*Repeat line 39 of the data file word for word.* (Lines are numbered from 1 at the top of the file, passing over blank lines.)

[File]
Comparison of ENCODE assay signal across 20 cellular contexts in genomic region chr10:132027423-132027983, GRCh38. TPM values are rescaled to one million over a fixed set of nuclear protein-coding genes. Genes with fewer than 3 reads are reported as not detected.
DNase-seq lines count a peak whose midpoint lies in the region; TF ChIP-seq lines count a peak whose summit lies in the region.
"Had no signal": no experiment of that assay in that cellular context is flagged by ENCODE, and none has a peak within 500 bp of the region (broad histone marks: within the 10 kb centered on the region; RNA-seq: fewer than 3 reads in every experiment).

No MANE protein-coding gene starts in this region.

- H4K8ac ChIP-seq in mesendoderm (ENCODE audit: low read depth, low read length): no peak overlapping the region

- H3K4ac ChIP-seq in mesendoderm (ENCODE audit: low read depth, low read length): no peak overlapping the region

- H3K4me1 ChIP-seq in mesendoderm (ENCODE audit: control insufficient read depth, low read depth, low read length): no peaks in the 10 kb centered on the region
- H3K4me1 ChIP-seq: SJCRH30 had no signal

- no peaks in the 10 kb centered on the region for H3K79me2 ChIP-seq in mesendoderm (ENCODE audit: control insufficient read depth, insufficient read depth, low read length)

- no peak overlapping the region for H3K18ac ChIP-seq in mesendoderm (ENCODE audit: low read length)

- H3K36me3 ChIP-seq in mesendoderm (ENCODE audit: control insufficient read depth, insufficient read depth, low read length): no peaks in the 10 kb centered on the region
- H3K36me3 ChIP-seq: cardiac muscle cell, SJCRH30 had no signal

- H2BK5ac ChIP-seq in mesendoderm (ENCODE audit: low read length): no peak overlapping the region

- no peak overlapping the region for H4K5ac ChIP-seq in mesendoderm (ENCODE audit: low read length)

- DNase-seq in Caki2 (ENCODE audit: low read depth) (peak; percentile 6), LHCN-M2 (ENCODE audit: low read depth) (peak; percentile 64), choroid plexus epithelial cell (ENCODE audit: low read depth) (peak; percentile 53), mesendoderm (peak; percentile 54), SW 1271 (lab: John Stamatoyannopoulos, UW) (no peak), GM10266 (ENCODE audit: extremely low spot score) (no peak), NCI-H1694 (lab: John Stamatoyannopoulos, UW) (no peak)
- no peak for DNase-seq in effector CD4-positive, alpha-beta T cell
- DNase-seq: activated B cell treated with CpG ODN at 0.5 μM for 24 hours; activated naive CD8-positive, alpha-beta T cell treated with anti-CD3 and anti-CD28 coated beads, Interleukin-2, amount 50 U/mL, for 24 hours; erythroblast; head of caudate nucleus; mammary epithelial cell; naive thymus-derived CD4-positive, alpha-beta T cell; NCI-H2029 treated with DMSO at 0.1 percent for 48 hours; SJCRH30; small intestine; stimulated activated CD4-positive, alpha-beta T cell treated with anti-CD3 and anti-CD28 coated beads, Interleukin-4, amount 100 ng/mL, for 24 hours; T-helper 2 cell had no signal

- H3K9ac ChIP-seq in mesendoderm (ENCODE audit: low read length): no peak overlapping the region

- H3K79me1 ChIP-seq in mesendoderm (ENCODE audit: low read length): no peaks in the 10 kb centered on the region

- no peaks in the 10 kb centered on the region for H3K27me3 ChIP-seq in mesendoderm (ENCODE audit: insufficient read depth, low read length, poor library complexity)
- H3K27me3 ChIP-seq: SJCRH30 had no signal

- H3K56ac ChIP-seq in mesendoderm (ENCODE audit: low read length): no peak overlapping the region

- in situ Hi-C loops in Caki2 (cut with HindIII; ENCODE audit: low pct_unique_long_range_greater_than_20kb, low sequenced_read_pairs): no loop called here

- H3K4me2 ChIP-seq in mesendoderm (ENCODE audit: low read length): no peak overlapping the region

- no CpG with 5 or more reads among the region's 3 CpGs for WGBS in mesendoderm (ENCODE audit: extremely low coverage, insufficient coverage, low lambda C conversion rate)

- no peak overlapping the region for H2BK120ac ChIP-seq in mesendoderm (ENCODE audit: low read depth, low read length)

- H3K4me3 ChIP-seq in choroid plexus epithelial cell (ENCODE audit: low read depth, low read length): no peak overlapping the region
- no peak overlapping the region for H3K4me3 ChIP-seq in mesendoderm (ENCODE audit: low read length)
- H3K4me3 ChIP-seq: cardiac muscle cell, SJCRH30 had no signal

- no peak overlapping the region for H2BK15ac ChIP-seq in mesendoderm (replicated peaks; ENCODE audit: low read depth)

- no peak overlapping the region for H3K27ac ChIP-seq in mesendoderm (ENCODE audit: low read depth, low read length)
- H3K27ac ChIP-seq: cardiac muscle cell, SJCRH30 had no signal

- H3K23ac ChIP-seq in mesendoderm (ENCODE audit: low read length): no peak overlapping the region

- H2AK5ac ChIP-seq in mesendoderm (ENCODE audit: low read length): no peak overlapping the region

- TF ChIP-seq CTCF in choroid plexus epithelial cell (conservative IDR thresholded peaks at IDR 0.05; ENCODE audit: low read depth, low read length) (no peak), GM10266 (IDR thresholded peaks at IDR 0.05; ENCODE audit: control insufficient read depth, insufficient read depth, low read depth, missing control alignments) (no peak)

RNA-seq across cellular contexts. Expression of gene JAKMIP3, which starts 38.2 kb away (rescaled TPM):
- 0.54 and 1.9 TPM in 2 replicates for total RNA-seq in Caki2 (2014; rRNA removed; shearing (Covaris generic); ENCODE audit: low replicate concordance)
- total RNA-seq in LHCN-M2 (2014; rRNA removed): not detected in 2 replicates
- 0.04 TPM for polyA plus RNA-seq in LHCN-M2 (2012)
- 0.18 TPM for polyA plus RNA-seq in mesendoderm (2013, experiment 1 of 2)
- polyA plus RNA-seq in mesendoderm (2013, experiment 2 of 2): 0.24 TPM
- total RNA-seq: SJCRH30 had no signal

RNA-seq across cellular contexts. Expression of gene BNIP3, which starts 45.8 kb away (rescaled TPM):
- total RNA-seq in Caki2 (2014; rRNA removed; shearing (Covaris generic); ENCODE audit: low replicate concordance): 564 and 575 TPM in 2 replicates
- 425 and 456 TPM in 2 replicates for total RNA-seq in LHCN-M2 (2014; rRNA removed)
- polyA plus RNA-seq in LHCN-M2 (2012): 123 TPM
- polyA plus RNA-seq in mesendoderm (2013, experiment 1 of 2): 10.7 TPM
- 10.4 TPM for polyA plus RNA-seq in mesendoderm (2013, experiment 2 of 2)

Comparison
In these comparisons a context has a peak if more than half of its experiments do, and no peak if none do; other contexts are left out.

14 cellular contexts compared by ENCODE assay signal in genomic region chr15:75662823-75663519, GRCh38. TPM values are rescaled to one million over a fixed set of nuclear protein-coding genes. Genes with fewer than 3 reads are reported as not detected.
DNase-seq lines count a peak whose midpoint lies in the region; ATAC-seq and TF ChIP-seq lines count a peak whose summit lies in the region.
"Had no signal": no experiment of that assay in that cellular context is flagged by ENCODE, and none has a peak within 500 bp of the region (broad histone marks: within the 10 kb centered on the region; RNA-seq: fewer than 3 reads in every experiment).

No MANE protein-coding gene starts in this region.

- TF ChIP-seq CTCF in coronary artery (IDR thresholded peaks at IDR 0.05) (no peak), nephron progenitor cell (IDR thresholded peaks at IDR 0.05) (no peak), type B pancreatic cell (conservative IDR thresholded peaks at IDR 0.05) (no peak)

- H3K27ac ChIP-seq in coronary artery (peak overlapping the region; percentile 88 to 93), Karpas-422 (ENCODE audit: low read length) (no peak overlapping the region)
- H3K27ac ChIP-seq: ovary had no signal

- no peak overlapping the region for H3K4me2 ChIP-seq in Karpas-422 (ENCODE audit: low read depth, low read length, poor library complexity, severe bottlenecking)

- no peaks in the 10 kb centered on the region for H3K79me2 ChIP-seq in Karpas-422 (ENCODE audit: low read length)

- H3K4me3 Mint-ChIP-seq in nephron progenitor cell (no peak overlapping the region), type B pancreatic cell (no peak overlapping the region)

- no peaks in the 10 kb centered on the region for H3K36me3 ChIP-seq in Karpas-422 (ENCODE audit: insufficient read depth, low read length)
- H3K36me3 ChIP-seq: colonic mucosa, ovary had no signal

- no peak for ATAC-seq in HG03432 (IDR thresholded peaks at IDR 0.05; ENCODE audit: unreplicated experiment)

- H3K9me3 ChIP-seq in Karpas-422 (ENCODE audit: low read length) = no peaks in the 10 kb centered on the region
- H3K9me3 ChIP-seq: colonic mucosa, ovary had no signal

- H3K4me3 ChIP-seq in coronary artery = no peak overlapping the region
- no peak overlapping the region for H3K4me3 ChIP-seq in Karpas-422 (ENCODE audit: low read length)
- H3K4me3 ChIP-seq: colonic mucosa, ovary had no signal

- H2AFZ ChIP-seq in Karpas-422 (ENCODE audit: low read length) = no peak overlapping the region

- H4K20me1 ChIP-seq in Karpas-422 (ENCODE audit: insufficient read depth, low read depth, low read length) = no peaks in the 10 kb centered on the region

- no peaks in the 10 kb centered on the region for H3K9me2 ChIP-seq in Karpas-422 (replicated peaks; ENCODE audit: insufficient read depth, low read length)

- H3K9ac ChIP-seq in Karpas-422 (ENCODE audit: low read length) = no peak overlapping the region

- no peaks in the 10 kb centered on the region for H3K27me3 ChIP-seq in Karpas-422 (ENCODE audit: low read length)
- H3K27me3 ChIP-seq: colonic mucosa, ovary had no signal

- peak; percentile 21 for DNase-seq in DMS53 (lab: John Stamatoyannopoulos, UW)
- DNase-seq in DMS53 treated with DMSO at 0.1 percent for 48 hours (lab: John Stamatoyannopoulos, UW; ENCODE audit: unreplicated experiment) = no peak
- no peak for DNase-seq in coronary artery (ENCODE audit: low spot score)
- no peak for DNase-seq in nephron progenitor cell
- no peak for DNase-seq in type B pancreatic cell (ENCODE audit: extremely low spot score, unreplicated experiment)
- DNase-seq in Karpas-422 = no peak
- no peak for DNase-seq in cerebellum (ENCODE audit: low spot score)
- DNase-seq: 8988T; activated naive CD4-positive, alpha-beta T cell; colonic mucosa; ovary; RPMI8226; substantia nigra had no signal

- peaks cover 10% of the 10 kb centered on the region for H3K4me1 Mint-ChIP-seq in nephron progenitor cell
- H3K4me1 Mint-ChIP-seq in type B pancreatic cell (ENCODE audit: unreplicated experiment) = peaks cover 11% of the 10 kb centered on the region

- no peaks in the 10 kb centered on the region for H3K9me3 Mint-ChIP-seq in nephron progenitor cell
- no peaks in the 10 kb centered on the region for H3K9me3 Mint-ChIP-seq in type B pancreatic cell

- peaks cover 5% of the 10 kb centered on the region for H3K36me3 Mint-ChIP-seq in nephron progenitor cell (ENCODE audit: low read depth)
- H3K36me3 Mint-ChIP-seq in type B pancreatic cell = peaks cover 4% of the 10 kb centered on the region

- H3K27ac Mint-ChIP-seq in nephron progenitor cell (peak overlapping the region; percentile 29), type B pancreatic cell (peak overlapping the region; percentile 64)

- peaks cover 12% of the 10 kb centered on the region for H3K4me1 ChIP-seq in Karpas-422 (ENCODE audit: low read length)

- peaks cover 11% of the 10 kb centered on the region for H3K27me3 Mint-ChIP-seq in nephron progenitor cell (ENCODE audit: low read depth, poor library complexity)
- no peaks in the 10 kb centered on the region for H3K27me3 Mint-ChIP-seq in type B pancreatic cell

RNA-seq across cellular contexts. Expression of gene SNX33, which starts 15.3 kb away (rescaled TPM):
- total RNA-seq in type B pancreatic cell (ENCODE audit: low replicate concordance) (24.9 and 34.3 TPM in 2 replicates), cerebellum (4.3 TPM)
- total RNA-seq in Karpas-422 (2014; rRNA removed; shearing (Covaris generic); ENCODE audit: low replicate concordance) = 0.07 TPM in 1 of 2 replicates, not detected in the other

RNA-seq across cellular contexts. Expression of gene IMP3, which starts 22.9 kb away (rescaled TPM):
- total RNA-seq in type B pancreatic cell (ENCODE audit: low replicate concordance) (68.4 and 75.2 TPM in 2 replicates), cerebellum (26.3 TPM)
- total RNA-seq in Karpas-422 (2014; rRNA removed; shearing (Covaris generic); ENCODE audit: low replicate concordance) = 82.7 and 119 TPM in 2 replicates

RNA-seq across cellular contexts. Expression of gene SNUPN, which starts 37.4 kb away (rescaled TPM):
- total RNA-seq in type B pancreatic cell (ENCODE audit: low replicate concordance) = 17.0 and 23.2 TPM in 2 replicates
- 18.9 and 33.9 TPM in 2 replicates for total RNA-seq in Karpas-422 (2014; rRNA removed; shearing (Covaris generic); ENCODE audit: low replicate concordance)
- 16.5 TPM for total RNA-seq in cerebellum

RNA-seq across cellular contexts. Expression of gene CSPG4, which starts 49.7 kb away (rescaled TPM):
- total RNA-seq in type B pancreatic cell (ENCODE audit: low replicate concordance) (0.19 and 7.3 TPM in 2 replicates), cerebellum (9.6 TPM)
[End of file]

- 0.04 TPM for polyA plus RNA-seq in LHCN-M2 (2012)